What The Cast Of The Handmaid's Tale Looks Like In Real Life

Hulu's harrowing The Handmaid's Tale has a knack for making the most beautiful, glamorous actresses look almost unrecognizable with their signature wide-lens closeups. According to Vulture, close-ups are typically shot on a longer lens that results in a "more flattering" frame, but that wouldn't do for Gilead. Reed Morano, who directed the first three episodes of the series, carefully crafted the 28-millimeter closeups to mimic the handmaid's confinement, a technique so effective it won her an Emmy.

This raw approach has left fans of the series well-acquainted with star Elisabeth Moss' under-eye circles, which have become the co-stars of her uncomfortable close-ups. However, the actress told Yahoo Style that she relishes in her eye bags on set ("the more you have, the better") and they're actually highlighted with makeup on day's she's feeling particularly rested. Honestly, when you're in the thick of leading a quiet resistance, who has time to wear makeup, right? And then there's the wardrobe. 

Gilead seems completely devoid of Hollywood's tendency to glam up their leading ladies with form-fitting attire regardless of the plot, leaving the actors playing out this creepy dystopian tale looking almost nothing like their warts-and-all portraits in the series. Here's a spoiler-filled look (seriously, turn away if you aren't fully caught up with the show) at what the cast of The Handmaid's Tale looks like in real life.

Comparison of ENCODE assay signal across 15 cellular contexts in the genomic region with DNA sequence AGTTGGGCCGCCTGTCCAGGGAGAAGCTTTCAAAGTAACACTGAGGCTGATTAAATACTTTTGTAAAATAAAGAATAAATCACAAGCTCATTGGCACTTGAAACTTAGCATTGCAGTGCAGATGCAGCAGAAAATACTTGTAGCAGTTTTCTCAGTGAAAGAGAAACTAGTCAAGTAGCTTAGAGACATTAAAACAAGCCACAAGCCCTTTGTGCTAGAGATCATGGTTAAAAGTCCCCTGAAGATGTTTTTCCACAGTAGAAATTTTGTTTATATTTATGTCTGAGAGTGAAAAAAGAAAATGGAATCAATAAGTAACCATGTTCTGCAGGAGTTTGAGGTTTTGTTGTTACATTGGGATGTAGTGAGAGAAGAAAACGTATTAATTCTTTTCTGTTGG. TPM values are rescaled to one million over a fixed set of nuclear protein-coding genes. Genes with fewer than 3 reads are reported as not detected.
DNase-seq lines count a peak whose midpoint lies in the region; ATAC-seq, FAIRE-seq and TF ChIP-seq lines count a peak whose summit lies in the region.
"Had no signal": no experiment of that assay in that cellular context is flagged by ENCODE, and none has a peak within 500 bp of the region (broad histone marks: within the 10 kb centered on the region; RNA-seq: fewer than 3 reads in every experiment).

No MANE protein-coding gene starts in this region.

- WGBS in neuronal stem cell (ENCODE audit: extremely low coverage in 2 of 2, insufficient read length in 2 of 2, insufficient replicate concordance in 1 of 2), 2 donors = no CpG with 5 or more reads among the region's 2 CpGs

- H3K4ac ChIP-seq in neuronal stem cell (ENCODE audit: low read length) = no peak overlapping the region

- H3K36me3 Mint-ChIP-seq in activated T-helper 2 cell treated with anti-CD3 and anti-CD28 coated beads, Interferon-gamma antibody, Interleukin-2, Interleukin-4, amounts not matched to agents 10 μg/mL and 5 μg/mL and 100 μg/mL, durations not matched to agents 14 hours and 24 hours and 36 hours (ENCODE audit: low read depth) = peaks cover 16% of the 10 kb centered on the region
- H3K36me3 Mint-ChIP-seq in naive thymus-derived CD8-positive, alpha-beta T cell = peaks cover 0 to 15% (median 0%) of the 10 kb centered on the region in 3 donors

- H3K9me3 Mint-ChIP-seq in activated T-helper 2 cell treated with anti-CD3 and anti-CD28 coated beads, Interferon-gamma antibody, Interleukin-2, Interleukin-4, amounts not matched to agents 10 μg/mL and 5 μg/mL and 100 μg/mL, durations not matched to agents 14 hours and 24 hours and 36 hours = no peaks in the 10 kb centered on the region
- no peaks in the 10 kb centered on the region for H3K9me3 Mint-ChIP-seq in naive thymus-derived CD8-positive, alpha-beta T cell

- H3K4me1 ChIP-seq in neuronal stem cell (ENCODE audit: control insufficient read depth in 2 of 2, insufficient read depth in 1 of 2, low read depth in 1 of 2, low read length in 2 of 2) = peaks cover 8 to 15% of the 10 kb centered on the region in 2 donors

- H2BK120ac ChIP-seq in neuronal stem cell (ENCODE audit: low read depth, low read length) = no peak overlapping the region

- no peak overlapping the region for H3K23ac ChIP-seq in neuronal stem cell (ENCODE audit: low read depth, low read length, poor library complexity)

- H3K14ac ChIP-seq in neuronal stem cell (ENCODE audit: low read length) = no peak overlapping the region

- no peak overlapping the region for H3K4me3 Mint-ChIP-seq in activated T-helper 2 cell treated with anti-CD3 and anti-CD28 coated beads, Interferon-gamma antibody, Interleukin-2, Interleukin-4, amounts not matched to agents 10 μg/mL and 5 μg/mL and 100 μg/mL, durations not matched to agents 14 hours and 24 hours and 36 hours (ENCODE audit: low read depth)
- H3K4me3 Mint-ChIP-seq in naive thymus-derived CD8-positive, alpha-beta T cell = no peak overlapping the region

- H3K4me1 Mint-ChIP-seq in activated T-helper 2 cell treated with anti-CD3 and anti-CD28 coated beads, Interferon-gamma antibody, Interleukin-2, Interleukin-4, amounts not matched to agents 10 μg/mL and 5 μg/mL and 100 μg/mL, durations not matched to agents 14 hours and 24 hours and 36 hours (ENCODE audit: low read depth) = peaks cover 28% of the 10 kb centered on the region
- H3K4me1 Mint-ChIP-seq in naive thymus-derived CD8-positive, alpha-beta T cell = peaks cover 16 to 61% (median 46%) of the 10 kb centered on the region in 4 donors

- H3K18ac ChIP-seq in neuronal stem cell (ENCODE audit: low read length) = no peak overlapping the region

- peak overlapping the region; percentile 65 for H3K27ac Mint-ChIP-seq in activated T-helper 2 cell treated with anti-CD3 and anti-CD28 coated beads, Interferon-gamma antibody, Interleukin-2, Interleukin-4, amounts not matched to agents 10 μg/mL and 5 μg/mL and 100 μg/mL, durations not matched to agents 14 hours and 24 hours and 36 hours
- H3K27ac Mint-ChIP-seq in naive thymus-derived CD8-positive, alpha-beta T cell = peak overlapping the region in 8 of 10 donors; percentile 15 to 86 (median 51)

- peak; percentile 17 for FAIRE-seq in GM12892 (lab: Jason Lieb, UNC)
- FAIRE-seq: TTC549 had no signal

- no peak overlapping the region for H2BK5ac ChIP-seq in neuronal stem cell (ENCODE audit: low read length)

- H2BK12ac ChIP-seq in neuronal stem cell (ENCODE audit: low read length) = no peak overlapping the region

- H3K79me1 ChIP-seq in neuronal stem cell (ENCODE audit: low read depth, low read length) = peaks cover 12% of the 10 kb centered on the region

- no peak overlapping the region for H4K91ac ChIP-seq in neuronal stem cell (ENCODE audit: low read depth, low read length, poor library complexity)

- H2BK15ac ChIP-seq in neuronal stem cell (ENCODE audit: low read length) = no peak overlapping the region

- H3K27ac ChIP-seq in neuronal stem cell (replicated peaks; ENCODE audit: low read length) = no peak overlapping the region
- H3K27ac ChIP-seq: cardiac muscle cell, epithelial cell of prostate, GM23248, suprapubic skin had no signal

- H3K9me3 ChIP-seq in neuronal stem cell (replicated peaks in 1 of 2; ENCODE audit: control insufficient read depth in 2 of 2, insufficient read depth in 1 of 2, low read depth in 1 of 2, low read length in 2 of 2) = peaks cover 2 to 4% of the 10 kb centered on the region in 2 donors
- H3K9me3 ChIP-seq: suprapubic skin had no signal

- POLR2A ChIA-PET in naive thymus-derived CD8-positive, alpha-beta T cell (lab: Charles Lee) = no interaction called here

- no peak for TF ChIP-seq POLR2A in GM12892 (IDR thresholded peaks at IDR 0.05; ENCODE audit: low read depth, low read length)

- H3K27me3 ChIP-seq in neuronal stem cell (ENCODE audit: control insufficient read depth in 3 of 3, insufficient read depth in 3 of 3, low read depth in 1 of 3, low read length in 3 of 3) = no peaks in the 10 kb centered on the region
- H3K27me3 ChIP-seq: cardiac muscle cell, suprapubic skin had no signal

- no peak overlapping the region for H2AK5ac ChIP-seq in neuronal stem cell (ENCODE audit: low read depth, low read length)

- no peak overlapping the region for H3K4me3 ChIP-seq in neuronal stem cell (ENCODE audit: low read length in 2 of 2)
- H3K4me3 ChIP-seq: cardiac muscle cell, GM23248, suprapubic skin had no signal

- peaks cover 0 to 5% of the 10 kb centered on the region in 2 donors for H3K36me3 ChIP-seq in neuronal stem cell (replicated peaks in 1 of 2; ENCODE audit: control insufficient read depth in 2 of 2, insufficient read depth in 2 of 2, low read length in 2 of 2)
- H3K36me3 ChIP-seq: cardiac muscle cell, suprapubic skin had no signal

Elisabeth Moss (June Osborne / Offred)

The scariest parts of The Handmaid's Tale focus on the patriarchal policies enacted by the extremist religious group that took over America to form Gilead — that and Offred's extreme close-ups. Girl knows her way around some well-placed eye bags for dramatic effect. Though Elisabeth Moss, who won an Emmy for her portrayal of Offred in 2017, doesn't practice the same extremist religion depicted in the series, she is a member of a different controversial religious group in real life.

According to Elle, Moss grew up in the Church of Scientology. Though she remains relatively mum on the subject, she did speak about how the religion differs from the Republic of Gilead. "Religious freedom and tolerance and understanding the truth and equal rights for every race, religion and creed are extremely important to me. The most important things to me probably," she wrote on Instagram (via Elle) in reply to a commenter who compared the two. "And so Gilead and [The Handmaid's Tale] hit me on a very personal level."

Elle reports that she's also been known to quietly duke it out with Leah Remini, a former Scientologist who's been vocal about the organization's damaging practices. In 2017 — the same year Moss won two Emmys Remini took home an Emmy for her A&E series Leah Remini: Scientology and the Aftermath. Moss reportedly left the room when Remini accepted her award.

Samira Wiley (Moira)

Most Samira Wiley fans are still reeling from — Spoiler alert! — her character's death in Orange Is the New Black. We're happy Netflix introduced her to us in the first place, but did they really have to take her away so soon? Now, Wiley has fully jumped ship to a rival streaming service (we can't say for sure that Hulu poached her, but it seems that way from the outside). Sadly, OITNB won't live to see another day, but Wiley's Handmaid's Tale character will — barring any unexpected run in with one of Gilead's enforcers.